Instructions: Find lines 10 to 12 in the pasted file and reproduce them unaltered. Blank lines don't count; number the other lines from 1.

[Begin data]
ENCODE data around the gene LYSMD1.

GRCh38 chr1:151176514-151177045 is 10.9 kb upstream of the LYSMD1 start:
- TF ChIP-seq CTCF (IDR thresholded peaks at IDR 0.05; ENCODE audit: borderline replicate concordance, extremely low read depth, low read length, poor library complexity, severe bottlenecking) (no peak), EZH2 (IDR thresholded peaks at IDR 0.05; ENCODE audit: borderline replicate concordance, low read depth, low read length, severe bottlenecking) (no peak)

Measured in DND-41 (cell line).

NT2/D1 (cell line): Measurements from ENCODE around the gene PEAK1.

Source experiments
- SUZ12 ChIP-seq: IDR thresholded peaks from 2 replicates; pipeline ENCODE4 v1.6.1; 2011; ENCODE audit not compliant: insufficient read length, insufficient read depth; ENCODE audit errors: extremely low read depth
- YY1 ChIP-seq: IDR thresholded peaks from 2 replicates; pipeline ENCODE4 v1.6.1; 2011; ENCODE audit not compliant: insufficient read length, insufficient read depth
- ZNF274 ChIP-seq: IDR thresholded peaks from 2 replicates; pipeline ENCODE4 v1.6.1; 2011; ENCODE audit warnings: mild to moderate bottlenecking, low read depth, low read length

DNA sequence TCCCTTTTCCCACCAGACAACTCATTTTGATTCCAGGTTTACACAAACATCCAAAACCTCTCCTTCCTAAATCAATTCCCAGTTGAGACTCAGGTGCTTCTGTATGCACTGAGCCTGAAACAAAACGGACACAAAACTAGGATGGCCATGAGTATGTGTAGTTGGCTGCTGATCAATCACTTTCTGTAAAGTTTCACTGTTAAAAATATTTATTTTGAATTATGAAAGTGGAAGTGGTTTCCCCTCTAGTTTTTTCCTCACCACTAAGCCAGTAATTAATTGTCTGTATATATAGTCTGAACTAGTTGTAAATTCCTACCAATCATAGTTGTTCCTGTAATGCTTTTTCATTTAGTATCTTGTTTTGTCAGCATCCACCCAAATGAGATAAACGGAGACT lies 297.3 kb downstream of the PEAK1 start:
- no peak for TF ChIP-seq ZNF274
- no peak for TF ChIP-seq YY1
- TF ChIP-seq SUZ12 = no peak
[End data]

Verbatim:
DNA sequence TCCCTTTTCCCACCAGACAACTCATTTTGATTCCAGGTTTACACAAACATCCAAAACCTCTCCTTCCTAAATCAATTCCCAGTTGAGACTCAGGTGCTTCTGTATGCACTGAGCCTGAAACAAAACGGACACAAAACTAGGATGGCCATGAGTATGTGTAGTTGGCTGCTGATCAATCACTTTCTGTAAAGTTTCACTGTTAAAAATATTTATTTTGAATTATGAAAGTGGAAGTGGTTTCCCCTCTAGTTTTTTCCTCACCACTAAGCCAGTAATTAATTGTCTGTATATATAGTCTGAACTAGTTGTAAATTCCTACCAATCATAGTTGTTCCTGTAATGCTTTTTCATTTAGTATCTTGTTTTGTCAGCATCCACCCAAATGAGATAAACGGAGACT lies 297.3 kb downstream of the PEAK1 start:
- no peak for TF ChIP-seq ZNF274
- no peak for TF ChIP-seq YY1